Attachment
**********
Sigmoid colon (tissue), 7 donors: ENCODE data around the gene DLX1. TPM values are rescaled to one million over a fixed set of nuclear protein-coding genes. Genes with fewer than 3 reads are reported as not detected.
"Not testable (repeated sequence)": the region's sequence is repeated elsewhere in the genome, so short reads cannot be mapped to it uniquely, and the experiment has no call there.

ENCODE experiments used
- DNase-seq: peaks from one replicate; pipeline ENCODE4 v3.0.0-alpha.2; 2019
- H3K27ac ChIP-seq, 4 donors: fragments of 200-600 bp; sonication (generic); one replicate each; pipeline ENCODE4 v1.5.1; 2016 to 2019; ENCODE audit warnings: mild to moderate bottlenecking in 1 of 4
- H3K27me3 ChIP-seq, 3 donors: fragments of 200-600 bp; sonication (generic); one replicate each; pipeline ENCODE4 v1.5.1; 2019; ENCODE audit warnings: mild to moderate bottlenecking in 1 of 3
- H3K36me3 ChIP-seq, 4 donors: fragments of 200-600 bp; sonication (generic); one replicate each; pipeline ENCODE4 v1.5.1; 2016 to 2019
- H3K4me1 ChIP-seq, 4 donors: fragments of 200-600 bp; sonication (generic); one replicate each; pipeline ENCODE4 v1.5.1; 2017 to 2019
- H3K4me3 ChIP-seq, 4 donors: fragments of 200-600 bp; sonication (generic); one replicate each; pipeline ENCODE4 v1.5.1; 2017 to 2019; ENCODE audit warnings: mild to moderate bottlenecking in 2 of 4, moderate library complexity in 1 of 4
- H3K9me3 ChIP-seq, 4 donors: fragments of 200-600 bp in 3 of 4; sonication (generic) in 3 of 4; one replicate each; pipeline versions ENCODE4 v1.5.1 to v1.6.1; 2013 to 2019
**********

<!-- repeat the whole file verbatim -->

Sigmoid colon (tissue), 7 donors: ENCODE data around the gene DLX1. TPM values are rescaled to one million over a fixed set of nuclear protein-coding genes. Genes with fewer than 3 reads are reported as not detected.
"Not testable (repeated sequence)": the region's sequence is repeated elsewhere in the genome, so short reads cannot be mapped to it uniquely, and the experiment has no call there.

ENCODE experiments used
- DNase-seq: peaks from one replicate; pipeline ENCODE4 v3.0.0-alpha.2; 2019
- H3K27ac ChIP-seq, 4 donors: fragments of 200-600 bp; sonication (generic); one replicate each; pipeline ENCODE4 v1.5.1; 2016 to 2019; ENCODE audit warnings: mild to moderate bottlenecking in 1 of 4
- H3K27me3 ChIP-seq, 3 donors: fragments of 200-600 bp; sonication (generic); one replicate each; pipeline ENCODE4 v1.5.1; 2019; ENCODE audit warnings: mild to moderate bottlenecking in 1 of 3
- H3K36me3 ChIP-seq, 4 donors: fragments of 200-600 bp; sonication (generic); one replicate each; pipeline ENCODE4 v1.5.1; 2016 to 2019
- H3K4me1 ChIP-seq, 4 donors: fragments of 200-600 bp; sonication (generic); one replicate each; pipeline ENCODE4 v1.5.1; 2017 to 2019
- H3K4me3 ChIP-seq, 4 donors: fragments of 200-600 bp; sonication (generic); one replicate each; pipeline ENCODE4 v1.5.1; 2017 to 2019; ENCODE audit warnings: mild to moderate bottlenecking in 2 of 4, moderate library complexity in 1 of 4
- H3K9me3 ChIP-seq, 4 donors: fragments of 200-600 bp in 3 of 4; sonication (generic) in 3 of 4; one replicate each; pipeline versions ENCODE4 v1.5.1 to v1.6.1; 2013 to 2019